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Tag Archives: Wine Curmudgeon

Wine Curmudgeon will return to El Centro, and not just for wine

winenews

el centro wineMissed the Wine Curmudgeon’s El Centro wine class this semester? Never fear — you can take it in the fall, as well as a beer and spirits class next spring. Call me the adjunct instructor for the beverage program in the college’s well-respected Food & Hospitality Institute.

Not bad for someone who got a C in advanced reporting in college (a grade I’m still eager to dispute 30 years later, because I damned well did B work).

I wasn’t sure I’d be back after finishing this semester, given how strange the ways of academia are to someone who has worked for himself almost continually since 1991. For instance, I’m still not sure what went on at one faculty meeting, other than everyone kept using the word rubric. But Steve DeShazo, the institute’s director, and Swee-Hua Goh, my faculty team leader, apparently figured I did something right. Plus, most culinary schools these days are moving to a full beverage program, and they saw their school needed to as well.

For which I am grateful. Teaching the class was huge fun, and my students were a treat. I say this not just because they gave me the benefit of the doubt when I went off on one of my rants about wine scores or terroir, but because they wanted to learn about wine. Two students, who came into the class not having tasted much wine and not liking what they had tasted, figured out enough to know why they didn’t like it, and even found some they did. What more can a teacher ask for?

I’ll post more about registering for the 2015-16 fall and spring semesters this summer; the wine class is RSTO 1319. Until then, know that you can take both classes as continuing education students — $177 for 15 or 16 weekly classes, which includes tastings most weeks. As someone who has always preached value, that’s about as good as value gets.

The Wine Curmudgeon’s Lunch for Literary

literacy

literacy educationIn which I’m offering my services to raise money to benefit literacy education — because, if Robert Parker can do it, why can’t I?

Parker, the man who popularized the 100-point scoring system and was the most powerful person in wine for decades, is donating his knowledge, his time, and exclusive wines from his cellar to raise money for heart disease research. All it takes is $25,000 — which is well and good, but more than almost everyone in the world can afford.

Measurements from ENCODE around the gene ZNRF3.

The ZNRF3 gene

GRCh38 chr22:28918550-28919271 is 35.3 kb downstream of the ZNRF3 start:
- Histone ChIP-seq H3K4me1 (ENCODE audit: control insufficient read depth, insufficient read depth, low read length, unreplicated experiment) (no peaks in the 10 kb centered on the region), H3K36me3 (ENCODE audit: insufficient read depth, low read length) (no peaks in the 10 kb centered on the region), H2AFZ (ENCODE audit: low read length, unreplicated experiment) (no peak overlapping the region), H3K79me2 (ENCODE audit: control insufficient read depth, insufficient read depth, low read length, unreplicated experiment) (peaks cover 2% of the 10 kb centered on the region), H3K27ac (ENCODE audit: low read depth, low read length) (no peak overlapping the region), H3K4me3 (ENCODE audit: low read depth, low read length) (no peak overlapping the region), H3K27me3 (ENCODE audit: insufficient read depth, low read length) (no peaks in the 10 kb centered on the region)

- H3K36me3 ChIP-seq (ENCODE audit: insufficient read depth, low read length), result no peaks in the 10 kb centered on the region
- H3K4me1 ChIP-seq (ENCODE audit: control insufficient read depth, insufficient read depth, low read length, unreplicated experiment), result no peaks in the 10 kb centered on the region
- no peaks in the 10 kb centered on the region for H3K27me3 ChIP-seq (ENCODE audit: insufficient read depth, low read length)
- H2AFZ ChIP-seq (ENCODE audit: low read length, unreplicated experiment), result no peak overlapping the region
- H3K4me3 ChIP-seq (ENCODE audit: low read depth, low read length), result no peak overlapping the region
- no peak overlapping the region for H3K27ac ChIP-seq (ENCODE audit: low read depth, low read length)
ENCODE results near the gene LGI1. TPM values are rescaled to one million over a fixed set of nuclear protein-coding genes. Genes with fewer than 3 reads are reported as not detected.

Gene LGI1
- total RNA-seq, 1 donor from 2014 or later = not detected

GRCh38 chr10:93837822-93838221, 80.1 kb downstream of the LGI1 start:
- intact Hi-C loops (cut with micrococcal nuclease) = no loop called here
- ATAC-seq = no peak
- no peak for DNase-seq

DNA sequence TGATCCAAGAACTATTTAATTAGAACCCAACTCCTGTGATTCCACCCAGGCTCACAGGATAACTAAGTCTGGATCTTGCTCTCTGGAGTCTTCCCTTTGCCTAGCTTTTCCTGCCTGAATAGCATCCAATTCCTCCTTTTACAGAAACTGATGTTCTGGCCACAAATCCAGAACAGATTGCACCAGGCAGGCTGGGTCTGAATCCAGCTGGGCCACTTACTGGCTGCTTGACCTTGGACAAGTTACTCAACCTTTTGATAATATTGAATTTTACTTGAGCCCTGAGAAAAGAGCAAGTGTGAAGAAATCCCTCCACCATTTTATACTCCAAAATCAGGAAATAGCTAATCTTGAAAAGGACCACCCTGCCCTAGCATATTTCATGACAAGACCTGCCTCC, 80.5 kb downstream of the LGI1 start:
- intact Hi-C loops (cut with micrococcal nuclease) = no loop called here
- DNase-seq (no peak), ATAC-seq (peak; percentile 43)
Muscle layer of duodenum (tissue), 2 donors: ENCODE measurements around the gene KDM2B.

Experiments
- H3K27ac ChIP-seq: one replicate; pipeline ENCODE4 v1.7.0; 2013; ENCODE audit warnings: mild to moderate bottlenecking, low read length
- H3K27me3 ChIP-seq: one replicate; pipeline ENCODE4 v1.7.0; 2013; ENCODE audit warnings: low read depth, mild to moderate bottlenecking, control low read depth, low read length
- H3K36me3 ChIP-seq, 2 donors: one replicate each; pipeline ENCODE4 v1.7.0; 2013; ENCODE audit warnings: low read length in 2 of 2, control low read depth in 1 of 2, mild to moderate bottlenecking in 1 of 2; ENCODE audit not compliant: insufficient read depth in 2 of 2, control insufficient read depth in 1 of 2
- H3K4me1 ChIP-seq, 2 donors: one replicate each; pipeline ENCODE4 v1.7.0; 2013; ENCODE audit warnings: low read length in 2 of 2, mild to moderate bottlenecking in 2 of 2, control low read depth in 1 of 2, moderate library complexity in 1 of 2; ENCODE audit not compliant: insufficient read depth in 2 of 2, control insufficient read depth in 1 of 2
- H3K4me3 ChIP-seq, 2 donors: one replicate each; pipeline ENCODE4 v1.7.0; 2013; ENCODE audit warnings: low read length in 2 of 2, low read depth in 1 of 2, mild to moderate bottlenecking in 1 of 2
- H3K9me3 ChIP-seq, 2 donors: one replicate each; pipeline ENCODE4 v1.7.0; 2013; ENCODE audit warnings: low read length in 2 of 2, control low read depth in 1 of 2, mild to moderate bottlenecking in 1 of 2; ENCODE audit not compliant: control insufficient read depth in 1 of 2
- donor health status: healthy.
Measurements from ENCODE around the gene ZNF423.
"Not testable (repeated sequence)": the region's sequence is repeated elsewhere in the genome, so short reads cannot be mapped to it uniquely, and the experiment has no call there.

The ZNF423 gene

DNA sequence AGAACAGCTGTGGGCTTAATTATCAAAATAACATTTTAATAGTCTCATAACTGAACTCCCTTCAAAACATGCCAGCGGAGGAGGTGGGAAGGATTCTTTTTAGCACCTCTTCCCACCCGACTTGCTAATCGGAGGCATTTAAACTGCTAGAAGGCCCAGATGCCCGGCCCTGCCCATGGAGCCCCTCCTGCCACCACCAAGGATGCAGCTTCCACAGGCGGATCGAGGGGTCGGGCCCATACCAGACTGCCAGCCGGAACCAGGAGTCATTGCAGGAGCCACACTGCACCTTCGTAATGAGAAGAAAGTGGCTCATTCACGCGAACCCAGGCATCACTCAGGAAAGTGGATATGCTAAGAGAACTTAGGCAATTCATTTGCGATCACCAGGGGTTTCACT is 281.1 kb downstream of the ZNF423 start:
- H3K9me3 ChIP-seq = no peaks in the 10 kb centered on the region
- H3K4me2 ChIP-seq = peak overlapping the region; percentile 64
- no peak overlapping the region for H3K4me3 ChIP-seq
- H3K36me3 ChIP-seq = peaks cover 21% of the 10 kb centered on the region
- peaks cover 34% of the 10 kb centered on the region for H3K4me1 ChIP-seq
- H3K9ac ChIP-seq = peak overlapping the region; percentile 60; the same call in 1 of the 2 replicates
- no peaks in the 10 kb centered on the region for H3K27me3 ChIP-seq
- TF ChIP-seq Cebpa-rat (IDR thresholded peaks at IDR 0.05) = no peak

Which is where I come in. I’ll donate my knowledge, my time, and $10 wines from my cellar.

All I need is a literacy group to take me up on this offer, and I’m willing to work with one in any part of the country. Literacy has long been one of my causes, not only because I write for a living, but because we can’t have a functioning democracy unless we can read and write. So pass this post along to a literacy group near you, and we will make this work.

We can do it the same way Parker is doing his, but charge less money to make it more accessible to the vast majority of wine drinkers. The idea would be to raise awareness as much as money, and what better way to do that than to teach people about the joy of cheap wine at a wine lunch (especially given my fondness for wine lunches)?

Frankly, raising money for literacy by introducing wine drinkers to Gascon whites, Sicilian reds, chenin blanc, cava, and all the other wines they’re not supposed to drink would be more fun than any curmudgeon is supposed to have.

Will cheap wine kill you?

winerant

cheap wine arsenicYes, “Will cheap wine kill you?” is a great search engine headline. And no, it’s not a plot by the the Winestream Media to return us to the good old days before the recession, when they thought cheap wine was so bad that anyone who drank it deserved what they got.

Rather, it was the big wine news last week, based on testing by a Denver lab and carried on the CBS News website: Cheap California wine has lots and lots of arsenic, more than we should ingest. And it might kill you.

A few thoughts about the story after the jump, and why it reflects so badly — again — on the Fourth Estate:

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